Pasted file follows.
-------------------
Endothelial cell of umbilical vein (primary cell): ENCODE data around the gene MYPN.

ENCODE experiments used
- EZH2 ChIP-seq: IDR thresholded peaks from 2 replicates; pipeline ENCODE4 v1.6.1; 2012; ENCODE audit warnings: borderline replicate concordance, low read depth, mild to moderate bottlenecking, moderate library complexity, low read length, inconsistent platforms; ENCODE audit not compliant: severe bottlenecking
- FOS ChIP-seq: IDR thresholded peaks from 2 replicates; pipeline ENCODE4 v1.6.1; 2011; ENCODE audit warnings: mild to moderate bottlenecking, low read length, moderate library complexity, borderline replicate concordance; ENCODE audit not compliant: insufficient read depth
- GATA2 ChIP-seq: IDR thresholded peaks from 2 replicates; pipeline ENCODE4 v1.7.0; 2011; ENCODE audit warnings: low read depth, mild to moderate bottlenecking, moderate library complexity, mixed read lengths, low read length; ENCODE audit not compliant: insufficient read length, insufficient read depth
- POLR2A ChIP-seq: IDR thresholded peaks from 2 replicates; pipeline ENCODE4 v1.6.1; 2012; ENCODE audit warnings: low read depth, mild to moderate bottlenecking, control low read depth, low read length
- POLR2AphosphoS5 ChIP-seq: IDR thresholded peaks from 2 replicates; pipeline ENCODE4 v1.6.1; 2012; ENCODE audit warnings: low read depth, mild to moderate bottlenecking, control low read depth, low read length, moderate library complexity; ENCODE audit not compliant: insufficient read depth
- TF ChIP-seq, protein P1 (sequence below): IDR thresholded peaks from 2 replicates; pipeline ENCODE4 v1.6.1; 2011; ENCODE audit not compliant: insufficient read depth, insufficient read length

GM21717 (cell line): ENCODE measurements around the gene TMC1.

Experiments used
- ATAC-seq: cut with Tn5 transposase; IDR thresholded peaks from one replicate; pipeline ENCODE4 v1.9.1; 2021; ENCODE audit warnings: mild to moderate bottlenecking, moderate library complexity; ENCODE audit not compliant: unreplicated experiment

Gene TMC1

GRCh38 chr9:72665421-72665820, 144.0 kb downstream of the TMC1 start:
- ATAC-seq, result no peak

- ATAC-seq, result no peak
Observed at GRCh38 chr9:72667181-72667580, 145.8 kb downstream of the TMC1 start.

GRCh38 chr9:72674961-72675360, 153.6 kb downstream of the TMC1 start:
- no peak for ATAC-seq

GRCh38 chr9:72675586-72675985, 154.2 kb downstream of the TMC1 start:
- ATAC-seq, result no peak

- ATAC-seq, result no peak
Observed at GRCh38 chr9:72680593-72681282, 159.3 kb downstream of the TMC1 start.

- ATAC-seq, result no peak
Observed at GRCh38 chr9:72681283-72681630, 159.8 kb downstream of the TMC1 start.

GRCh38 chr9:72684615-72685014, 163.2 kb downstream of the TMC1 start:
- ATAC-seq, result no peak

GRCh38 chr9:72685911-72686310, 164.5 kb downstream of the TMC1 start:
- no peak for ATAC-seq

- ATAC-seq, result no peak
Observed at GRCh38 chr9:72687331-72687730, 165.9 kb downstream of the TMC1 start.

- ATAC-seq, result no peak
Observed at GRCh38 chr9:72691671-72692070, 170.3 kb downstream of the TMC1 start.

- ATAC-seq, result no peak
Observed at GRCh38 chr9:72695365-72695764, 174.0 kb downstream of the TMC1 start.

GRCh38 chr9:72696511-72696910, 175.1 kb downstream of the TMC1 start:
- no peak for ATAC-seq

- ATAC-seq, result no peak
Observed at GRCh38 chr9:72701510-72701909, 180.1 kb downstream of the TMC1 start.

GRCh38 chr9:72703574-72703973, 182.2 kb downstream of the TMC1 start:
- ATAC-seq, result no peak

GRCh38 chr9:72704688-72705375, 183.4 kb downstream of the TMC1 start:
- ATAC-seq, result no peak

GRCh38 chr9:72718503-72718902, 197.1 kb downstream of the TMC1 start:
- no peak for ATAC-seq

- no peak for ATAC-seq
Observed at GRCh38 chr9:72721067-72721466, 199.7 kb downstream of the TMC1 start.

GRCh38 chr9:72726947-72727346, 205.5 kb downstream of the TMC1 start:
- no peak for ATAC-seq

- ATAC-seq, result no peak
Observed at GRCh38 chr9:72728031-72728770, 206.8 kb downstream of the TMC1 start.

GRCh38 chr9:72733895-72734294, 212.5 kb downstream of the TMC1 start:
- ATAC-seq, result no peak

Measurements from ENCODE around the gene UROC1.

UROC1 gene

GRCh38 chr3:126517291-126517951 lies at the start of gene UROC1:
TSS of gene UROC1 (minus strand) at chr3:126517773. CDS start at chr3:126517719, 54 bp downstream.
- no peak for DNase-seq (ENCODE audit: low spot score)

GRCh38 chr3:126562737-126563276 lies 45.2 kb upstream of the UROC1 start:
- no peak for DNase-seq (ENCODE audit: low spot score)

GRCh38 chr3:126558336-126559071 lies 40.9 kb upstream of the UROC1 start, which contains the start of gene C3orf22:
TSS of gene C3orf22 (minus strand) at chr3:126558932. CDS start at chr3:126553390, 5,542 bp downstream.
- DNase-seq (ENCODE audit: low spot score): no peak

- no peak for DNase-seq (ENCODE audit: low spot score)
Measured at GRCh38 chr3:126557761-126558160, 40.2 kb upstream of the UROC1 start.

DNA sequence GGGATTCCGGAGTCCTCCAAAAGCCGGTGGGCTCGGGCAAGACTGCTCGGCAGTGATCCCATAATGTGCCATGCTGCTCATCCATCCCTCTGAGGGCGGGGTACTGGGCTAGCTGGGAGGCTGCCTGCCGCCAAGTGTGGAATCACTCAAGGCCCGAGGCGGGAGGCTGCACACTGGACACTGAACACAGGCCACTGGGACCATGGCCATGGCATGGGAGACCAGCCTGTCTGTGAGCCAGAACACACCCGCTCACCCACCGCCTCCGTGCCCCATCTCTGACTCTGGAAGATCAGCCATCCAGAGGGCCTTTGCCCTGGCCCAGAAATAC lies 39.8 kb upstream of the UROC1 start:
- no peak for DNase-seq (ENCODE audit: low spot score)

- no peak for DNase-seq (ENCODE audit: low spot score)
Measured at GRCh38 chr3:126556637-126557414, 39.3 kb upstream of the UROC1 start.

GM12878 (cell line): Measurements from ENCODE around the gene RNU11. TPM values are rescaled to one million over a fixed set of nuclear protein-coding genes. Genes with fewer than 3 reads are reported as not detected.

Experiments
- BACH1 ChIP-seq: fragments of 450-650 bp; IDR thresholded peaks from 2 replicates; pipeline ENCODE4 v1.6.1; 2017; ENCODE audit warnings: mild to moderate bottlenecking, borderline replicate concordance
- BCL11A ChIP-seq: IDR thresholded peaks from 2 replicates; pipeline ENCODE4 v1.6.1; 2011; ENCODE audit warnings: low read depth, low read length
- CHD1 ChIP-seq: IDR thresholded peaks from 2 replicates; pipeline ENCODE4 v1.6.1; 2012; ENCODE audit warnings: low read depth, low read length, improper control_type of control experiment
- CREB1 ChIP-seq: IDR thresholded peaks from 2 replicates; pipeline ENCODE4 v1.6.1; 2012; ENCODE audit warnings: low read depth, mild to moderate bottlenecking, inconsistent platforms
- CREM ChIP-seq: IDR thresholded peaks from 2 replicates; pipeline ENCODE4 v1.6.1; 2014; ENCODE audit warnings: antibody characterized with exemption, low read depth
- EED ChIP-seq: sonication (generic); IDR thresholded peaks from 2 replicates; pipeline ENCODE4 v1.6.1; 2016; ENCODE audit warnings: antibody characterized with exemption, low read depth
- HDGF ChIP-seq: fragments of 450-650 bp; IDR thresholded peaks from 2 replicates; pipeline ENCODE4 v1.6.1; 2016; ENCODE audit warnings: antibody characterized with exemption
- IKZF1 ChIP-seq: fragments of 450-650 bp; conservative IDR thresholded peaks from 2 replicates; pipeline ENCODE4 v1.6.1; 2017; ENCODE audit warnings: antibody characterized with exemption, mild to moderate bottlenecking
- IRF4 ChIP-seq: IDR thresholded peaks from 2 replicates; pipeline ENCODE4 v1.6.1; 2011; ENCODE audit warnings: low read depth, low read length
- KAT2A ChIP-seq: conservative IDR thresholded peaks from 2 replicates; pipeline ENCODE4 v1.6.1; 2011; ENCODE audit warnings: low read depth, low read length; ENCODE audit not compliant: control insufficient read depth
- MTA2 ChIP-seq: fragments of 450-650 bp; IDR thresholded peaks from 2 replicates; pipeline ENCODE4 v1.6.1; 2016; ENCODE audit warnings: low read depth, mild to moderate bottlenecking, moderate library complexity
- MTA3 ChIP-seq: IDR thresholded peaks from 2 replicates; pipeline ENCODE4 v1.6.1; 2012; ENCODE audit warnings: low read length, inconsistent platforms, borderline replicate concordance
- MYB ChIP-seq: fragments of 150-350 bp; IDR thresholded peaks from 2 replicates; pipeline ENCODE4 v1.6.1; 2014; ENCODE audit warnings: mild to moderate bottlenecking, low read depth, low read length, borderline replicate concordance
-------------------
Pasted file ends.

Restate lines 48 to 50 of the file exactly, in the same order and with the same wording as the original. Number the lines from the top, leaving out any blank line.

- no peak for ATAC-seq

- ATAC-seq, result no peak
Observed at GRCh38 chr9:72728031-72728770, 206.8 kb downstream of the TMC1 start.